Figure 1. Example of miRNA-target alignment.

This schematic representation shows some structural features used for target prediction by the RFMirTarget tool. The seed region, comprising six to eight nucleotides in the 5′ end, is shown in grey. Nucleotides matches are shown by colons, whereas G:U wobble pairs are represented by dots. An example of an alignment gap is also given.

The wide variation in animals miRNAs-target standard hybridization has turned this problem into a challenge in the field and motivated the development of several computational methods. The first efforts towards this problem were concentrated in performing predictions based on sequence complementarity and/or favourable miRNA-target duplex thermodynamics [15], [16]. Among the most disseminated tools, miRanda [17], TargetScan [18] and PicTar [19] are complementarity-based methods that first identify potential binding sites by scoring the aligned sequences and analyzing their seed region (in the case of animals), and then evaluate their thermodynamics using, for instance, the Vienna RNA folding package [20]. However, such tools are prone to produce many false positive interactions and are usually better suitable for plants miRNAs, which differently from animals miRNAs, show near to perfect complementarity when binding to their targets. In addition, these tools lack a statistical background model to evaluate the significance of each detected hit [15].

Despite the relative success of the aforementioned tools, ML-based methods, like TargetSpy [11], NBmiRTar [21], miTarget [22], TargetMiner [23], and MultiMiTar [24], have had the best results so far in terms of specificity and sensitivity in the prediction of miRNAs target genes [24]. NBMirTar implements a naïve Bayes classifier and TargetSpy relies in a learning scheme based on boosting, while the remainder are based on the popular framework SVM. Regardless the classifier adopted, ML methods usually analyze descriptive features derived from the interaction between a miRNA and its potential targets and attempt to extract rules of target site recognition, building a classifier upon this information. Common features categories are seed complementarity, thermodynamics stability, presence of multiple target sites and evolutionary conservation among species [1], [25]. Nonetheless, ML-based tools face an ubiquitous problem: in general, the number of known negative examples is much smaller than known positive examples, which impairs the accuracy of classifiers sensitive to class imbalance, such as SVM.

In this paper we discuss and explore the predictive power of RFMirTarget, a ML approach for predicting human miRNAs target genes based on the random forests algorithm. In what concerns the identification of novel miRNAs, for instance, random forest have been successfully applied, outperforming competing algorithms [9]. This efficiency comes from the manner the algorithm profits from ensemble predictions: during training, several trees are grown such that when unlabelled examples are presented to the classifier, each tree votes for the class of new instances and a majority voting is performed to define the predicted class. In spite of its outstanding performance in other classification tasks, to the best of our knowledge random forests have been barely explored as for miRNA target prediction.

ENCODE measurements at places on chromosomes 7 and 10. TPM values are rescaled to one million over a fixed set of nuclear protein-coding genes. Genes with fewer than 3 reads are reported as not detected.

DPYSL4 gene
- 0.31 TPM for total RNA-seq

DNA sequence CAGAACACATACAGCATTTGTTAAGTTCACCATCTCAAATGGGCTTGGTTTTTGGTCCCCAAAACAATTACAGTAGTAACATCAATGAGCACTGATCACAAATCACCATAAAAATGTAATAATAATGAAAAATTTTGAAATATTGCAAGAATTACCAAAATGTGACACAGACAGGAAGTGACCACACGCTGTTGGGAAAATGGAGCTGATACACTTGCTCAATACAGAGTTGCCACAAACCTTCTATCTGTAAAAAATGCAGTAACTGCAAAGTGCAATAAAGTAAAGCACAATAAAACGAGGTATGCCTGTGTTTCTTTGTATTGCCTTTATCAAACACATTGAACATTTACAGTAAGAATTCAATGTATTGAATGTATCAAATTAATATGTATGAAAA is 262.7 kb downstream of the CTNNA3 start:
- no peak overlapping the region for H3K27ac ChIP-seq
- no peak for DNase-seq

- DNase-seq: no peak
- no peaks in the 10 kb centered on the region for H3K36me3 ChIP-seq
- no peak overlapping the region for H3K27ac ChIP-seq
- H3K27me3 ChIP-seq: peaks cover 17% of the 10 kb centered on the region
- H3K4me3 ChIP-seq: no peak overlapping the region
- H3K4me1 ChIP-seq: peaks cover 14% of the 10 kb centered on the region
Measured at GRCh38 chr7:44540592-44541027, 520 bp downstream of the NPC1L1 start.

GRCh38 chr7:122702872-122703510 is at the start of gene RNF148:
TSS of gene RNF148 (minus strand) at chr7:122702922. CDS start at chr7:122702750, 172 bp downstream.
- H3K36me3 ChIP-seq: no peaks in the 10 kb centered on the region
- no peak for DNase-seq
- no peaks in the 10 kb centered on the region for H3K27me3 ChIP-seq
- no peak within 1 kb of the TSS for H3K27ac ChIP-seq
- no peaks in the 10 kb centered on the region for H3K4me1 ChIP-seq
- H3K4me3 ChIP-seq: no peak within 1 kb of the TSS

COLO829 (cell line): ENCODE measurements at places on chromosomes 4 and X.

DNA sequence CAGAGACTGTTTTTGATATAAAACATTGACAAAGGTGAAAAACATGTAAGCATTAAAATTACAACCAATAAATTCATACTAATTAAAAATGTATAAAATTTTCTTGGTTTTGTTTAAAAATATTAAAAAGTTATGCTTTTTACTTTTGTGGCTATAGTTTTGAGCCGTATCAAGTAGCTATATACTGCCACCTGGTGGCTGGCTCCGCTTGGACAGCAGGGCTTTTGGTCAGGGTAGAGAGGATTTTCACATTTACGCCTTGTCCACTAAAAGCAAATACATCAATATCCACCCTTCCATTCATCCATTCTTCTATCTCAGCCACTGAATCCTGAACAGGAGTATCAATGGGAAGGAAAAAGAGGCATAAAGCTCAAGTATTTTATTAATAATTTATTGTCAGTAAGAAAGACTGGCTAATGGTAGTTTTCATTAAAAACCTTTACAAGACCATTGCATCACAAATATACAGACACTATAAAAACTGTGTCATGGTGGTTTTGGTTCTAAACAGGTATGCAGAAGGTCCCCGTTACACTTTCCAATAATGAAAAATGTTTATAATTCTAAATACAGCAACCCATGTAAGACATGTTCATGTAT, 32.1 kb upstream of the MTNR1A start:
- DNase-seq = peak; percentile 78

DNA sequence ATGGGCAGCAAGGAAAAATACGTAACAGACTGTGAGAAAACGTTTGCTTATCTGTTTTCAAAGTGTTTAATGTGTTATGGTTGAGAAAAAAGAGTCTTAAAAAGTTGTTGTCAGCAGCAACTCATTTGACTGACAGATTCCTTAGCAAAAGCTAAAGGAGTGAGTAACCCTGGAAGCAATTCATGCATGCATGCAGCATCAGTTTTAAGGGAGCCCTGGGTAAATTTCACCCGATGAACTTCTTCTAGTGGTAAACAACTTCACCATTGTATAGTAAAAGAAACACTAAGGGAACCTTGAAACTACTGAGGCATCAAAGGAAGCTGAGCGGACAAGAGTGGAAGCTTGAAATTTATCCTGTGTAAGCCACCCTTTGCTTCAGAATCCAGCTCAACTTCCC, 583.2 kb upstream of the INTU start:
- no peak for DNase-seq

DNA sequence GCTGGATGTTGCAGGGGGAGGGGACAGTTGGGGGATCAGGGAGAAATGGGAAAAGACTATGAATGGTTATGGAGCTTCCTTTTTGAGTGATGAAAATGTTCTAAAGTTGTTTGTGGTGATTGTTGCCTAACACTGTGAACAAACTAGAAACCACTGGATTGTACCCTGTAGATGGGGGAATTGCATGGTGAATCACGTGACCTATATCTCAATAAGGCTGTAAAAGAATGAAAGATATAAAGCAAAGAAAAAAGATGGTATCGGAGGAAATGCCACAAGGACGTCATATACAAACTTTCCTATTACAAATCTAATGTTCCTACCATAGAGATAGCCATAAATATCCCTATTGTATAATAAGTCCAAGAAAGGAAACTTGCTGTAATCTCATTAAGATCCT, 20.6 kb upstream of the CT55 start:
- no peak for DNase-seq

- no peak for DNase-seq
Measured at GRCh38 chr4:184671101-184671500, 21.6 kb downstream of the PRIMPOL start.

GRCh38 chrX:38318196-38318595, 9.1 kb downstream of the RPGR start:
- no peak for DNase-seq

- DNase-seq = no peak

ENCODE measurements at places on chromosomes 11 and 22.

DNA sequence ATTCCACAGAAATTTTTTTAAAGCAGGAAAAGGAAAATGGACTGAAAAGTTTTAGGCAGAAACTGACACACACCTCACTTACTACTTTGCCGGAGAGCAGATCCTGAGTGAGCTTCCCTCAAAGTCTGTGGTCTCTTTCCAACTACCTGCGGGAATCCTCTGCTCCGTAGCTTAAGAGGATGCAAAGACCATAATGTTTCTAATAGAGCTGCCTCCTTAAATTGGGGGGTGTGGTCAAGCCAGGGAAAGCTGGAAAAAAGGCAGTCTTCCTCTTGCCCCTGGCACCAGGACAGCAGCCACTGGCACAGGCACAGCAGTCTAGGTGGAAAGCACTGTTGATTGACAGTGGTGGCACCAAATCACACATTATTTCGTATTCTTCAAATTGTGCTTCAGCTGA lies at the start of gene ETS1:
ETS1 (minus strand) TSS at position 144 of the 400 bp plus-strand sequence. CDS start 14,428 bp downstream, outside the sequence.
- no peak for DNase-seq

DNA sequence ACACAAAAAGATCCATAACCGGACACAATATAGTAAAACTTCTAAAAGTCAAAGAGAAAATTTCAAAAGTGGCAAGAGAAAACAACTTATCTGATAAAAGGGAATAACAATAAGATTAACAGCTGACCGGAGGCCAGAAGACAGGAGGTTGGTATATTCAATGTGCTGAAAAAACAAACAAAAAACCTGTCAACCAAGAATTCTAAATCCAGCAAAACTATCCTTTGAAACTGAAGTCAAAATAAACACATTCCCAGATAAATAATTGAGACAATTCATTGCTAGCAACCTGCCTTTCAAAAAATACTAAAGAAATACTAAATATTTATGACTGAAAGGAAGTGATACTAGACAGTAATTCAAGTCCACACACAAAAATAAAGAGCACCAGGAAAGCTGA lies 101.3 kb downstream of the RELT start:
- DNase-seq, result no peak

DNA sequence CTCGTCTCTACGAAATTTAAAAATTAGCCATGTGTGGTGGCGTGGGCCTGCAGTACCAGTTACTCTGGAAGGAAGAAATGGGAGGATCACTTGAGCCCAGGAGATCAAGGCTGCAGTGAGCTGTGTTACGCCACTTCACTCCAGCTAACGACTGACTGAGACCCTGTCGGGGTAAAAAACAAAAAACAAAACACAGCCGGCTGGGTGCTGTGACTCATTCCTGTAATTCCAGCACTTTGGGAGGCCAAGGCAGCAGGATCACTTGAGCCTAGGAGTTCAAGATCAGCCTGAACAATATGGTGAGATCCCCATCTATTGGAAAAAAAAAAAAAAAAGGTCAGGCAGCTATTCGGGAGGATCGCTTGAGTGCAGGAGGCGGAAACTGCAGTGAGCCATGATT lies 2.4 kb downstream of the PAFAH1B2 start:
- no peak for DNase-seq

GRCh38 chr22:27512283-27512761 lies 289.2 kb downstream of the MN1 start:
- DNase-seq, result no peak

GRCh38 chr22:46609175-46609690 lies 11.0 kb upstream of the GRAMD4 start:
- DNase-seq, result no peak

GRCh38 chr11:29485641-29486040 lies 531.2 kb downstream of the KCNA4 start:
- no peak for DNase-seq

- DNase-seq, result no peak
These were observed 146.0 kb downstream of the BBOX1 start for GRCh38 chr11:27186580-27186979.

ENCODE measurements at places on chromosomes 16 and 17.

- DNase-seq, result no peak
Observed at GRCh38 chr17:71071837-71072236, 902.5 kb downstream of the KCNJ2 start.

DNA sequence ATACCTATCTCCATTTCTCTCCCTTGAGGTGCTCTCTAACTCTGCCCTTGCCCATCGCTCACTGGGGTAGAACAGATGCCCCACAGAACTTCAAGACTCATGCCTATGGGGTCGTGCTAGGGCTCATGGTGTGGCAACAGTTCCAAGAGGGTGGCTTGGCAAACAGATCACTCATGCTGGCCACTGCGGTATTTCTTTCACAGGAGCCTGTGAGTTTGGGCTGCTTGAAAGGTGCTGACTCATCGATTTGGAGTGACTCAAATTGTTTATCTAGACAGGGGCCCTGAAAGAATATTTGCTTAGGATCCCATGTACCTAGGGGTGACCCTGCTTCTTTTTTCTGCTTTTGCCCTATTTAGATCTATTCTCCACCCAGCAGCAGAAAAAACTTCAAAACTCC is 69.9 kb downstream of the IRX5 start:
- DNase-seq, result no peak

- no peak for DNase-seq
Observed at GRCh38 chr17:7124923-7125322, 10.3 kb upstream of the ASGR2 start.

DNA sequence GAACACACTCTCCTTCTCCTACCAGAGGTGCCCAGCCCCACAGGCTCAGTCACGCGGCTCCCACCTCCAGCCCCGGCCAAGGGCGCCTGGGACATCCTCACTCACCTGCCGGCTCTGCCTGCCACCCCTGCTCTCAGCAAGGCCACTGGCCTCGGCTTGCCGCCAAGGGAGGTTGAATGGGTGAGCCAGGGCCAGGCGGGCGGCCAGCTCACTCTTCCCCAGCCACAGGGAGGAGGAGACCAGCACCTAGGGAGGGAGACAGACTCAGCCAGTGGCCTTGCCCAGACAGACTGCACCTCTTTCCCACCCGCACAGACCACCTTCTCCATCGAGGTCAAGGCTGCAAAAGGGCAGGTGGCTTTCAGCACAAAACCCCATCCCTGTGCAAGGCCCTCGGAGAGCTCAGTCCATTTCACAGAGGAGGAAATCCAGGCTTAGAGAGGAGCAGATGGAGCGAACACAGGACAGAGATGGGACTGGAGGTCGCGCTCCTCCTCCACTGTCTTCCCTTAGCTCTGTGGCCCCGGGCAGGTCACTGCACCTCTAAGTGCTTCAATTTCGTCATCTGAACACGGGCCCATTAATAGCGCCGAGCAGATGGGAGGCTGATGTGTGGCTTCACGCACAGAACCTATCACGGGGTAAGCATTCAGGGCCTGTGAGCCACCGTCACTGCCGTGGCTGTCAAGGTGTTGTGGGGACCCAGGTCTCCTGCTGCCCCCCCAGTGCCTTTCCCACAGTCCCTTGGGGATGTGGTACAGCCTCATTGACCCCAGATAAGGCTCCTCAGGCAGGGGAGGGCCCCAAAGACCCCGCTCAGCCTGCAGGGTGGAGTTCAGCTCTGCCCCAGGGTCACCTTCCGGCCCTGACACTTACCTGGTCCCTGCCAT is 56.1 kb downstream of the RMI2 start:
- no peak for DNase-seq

Xiao and colleagues [26], for instance, have focused in a systematic analysis of features importance carried with a random forest model, whereas here our goal is to deeply explore the predictive power of the random forests algorithm and perform a comprehensive comparison with other popular classifiers in the field. In our previous work [27], we presented RFMirTarget and discussed its features and training data, as well as preliminary results of our model performance for the prediction of Human miRNAs targets. In this paper, we extend this study in several directions: i) we perform a feature relevance analysis and investigate the effects of feature selection over the predictive accuracy of our model, observing improvement in the overall performance of our classifier, ii) we investigate the impact of feature categories in classification, as well as apply techniques to interpret the ensemble model and the effects of features values over class probabilities, iii) we discuss biological insights provided by the resulting model, highlighting its suitability in identifying biologically relevant features in this classification problem, iv) we test several algorithmic variants such as definition of class weights and distinct permutation methods for the selection of tree’s nodes, showing that the ensemble approach underlying the random forest algorithm seems to reduce its sensitivity to the class imbalance issue, v) we carry a thorough comparison of RFMirTarget against other popular classifiers, proving that the proposed RF model is indeed robust and that its performance is superior than its counterparts methods with statistical significance, vi) we assess the performance of our method in a completely independent test data set of experimentally verified positive and negative examples of miRNA-target and observe a good overall performance and outstanding sensitivity when compared to other miRNA target prediction algorithms.

In what follows we describe our materials and methods, starting by a brief explanation about the random forests algorithm, followed by a description about our features definition and training data set. In the sequence, we discuss our tool’s performance by exploring its predictive power and robustness, as well as comparing it with other classification methods and miRNA-target prediction algorithms.

Materials and Methods